My company has been shifting to Scrum teams for all of our products. Previously well-established Kanban processes are changing, allowing new opportunities to analyze and improve how things are being done.

One particular focus has been prioritizing backlog items. Previously, products and features were prioritized by executives, looking at perceived business values and potential efforts. Annual roadmaps were established to serve as a guide for development.

This seems like a good process, but there were many flaws. First off, the “annual” roadmap was not really annual; it would be established in March or April. While it would show from January to December, it has been typically a rush to fit most of our items into the last 9 months of the year.

The second problem is we do not always follow the roadmap. Items get removed or new products get added throughout the year. It’s good to revisit roadmaps throughout the year, but often the decisions to add or cull products were made without much warning or apparent discussion. As a product owner, gearing up to build an exciting new app to have it suddenly shuffled off to a “research” status is disappointing.

Lastly, estimates of when projects will start and how long they will take are often wrong. A project everyone thinks should take 2 months ends up taking 4 due to a variety of reasons, e.g. unforeseen complexity or resource scarcity.

Our move to Scrum and Lean Startup style methods has led us to revisit how we prioritize our backlog. I previously wrote a post on how a team could order a set of features. I have found a few new tools product teams can use to determine what work should be done first.

Value-Effort Plot

One method involves using a “value-effort” coordinate plane. Similar to an x-y axes we probably all remember from high school algebra, this plane lays out if an item is high or low value to the customer, while looking at the same time if it will take a lot or a little effort to deliver.

Illustration by Andy Wicks

Each quadrant represents priority. “High value, low effort” items should be done immediately. These features are big impact while taking little work. They should be a no-brainer. “Low value, high effort” features should be placed on the back burner while you tackle bigger items. The other quadrants have features that could provide your product a bigger bang for your effort buck.

Kano Model

In addition to looking at the effort and value, you can also look at features in a third way called the Kano model. This was a tool created by Noriaka Kano that looked at quality and customer satisfaction. His model uses a similar grid but maps out features to show if it’s one of three options: a delighter, satisfier or a basic expectation.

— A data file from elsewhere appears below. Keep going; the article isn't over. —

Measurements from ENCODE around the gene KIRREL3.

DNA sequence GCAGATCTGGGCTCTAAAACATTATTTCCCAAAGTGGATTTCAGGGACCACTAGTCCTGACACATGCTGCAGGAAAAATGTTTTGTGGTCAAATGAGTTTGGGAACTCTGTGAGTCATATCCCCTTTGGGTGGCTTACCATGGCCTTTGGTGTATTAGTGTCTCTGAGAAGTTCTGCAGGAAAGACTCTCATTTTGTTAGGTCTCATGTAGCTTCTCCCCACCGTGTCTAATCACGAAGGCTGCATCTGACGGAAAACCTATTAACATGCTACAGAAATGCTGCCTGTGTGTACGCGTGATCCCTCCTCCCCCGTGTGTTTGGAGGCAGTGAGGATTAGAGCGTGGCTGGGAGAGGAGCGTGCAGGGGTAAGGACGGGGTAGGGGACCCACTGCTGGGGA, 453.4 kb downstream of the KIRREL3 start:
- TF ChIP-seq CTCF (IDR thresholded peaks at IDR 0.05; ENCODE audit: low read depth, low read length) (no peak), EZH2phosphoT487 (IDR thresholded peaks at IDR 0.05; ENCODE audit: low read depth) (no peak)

Illustration by Martin Eriksson

Basic expectations are features that everyone would expect from a product. An example would be a car having an engine and wheels. You would expect a car to travel from one place to another.

Delighters are features that really wows the users. For instance, a smartphone that can also act as a VR headset is a pretty cool feature. It adds extra value and makes the product unique.

Eventually, delighters become common in the market. Their value diminishes over time. These features become satisfiers. The value they provide is roughly equal to the effort needed to build the feature. Over enough time, satisfiers will become basic expectations.

A great example of this transition would be cameras on cell phones. At first, they were great features to have and helped set a cell phone apart from its competitors, especially if it took decent quality photos. Over time, these cameras on phones became more commonplace. The value they added wasn’t the same. Now these cameras are basic expectations. Can you imagine if Apple launched the new iPhone without a camera?

Things to Consider

  1. Re-balance your value-effort estimates after your first pass. Each quadrant should have roughly equal amount of features. Despite the team’s thoughts, not everything is high value!
  2. Don’t forget the basic expectations! They might not have a high value but they are what the customer expects from your product.
  3. Revisit your estimates at least once or twice a year. Priorities can change over time as you gain new insights and information from the market, competitors, customers, and your own business.

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